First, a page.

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Ongar Hill

PUBLISHED: 17:28 04 May 2007 | UPDATED: 12:52 22 October 2010

Map of walk

Map of walk

Charles and Joy Boldero take a 4½-mile walk in the 'flatlands' of West Norfolk. This was a most enjoyable 4½-mile walk. The paths were in excellent condition.

The building was part of a coastal battery defensive work which operated six inch guns. There is also a standard pillbox further along.

Charles and Joy Boldero take a 4½-mile walk in the 'flatlands' of West Norfolk.

This was a most enjoyable 4½-mile walk. The paths were in excellent condition. To reach Ongar Hill car park turn off the A17 into Terrington St Clement along Station Road. Turn right into Lynn Road, then almost immediately left along Churchgate Way before taking the first turn right. Turn left along Rhone Road. Turn right at the sign marked Ongar Hill and the car park is at the end of this dead-end road.

From the car park we went to the white notice board before going through the gateway and along the track, where, further along, bird boxes could be seen on the right. We kept along the track as it went right and then left by the old look out 'house'.

It has been said that the name Ongar Hill is misleading because there really is no hill!

At the country lane, we turned left. Just after Point Farm, we turned left, going over the stile and then turning immediately right up the path. We then went along the grass path to the river, the Lynn Channel.

Here, we turned left along the top bank with the river below on our right. We kept along, climbing the stile, then walking along the tree-lined path where wild flowers could be seen.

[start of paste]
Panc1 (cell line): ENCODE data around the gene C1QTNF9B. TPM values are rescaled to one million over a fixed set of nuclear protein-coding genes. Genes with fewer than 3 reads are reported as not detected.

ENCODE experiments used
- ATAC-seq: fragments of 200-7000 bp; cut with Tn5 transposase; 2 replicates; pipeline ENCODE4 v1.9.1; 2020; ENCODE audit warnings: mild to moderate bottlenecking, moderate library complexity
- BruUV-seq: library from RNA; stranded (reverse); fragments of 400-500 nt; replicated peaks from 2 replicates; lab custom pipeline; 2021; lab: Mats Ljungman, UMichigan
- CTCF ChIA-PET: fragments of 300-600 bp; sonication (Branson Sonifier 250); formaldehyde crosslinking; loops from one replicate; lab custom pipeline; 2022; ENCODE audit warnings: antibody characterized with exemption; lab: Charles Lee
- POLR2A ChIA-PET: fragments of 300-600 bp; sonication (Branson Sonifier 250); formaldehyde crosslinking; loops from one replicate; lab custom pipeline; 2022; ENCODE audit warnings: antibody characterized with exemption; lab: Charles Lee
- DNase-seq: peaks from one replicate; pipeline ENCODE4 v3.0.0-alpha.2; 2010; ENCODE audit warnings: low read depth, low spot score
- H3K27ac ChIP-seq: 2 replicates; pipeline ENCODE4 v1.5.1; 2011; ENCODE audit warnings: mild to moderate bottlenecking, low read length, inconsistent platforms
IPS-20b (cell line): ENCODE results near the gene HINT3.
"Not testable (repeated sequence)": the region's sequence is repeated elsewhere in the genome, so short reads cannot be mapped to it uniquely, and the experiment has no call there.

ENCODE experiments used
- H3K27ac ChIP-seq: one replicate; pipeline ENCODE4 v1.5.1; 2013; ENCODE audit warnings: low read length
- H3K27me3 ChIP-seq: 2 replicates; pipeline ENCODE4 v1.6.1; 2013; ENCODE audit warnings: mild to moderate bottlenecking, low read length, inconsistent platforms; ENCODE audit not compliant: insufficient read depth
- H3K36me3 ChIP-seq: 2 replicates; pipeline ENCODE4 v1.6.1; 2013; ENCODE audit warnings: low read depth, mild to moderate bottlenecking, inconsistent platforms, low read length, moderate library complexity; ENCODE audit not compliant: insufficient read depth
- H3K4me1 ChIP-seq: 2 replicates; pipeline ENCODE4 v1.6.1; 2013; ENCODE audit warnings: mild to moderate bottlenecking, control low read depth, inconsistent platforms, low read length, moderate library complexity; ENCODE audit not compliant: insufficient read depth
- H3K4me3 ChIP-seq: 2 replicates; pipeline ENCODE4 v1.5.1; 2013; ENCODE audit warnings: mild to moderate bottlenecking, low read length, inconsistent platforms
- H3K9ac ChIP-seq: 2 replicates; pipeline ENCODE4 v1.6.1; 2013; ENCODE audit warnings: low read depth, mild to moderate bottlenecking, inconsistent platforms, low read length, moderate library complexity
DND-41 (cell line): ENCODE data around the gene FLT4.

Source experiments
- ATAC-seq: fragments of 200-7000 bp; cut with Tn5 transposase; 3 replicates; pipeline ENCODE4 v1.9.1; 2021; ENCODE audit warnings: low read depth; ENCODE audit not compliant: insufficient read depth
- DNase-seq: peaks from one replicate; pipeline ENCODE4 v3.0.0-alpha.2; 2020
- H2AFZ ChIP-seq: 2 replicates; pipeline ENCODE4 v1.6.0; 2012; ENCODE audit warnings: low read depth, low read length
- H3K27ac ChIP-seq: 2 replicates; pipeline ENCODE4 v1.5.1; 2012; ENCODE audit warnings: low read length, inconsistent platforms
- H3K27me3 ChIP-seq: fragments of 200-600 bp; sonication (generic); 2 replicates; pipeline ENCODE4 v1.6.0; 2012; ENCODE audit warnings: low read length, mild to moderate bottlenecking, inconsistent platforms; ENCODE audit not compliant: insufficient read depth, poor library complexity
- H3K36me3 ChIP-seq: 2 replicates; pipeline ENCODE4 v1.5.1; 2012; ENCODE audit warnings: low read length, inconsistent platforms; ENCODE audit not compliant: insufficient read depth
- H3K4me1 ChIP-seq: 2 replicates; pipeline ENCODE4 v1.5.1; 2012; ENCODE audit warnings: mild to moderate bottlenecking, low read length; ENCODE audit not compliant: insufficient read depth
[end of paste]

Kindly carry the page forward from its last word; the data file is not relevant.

We climbed another stile and the path then continued along the bank and, at the white notice board, we kept right along the bank, walking towards the river.

The path then went left with a deep ditch on our left.

Reaching the steep steps on the left we turned left, going down them and over the bridge and walked the path back to the start.

t PLACES OF INTEREST:

1. It has been said that the name Ongar Hill is misleading because there really is no hill! However, a local told us that during the late 1960s the sea, chased by a head wind, came up as far as this bank. It was, of course, not the first time this had happened. On November 1, 1613, Trenton's sand banks collapsed, causing the loss of 13 houses and over 200 cattle. Some 480 acres sown with corn were swamped.

2. The building was part of a coastal battery defensive work which operated six inch guns. There is also a standard pillbox further along.

3. We spotted a lone grebe diving to feed in the channel. Then a cormorant flew over and landed on the water. The cormorant is a member of the pelican family and has all four toes webbed. This aids them when swimming and pursuing fish under water.

4. Along this tree-lined track red dead nettles and Alexanders, above, were growing. In centuries past, the whole of this plant was eaten. The green leaves were used in sauces, the young stems cooked and eaten like asparagus, the flower buds used in salad and the roots were eaten as one would a parsnip.

5. This route is part of the Peter Scott's Way. The Wash National Nature Reserve has an expanse of mudflats and saltmarsh supports large numbers of winter fowl. The salt marshes are important for breeding waders and the outer ring bays are home to common seal pups which lie offshore in summer.

t MAP REFERENCES:

OS Landranger 131, Explorer 249:

582247, 590242, 596229, 603227, 596239, 585252, 582247.

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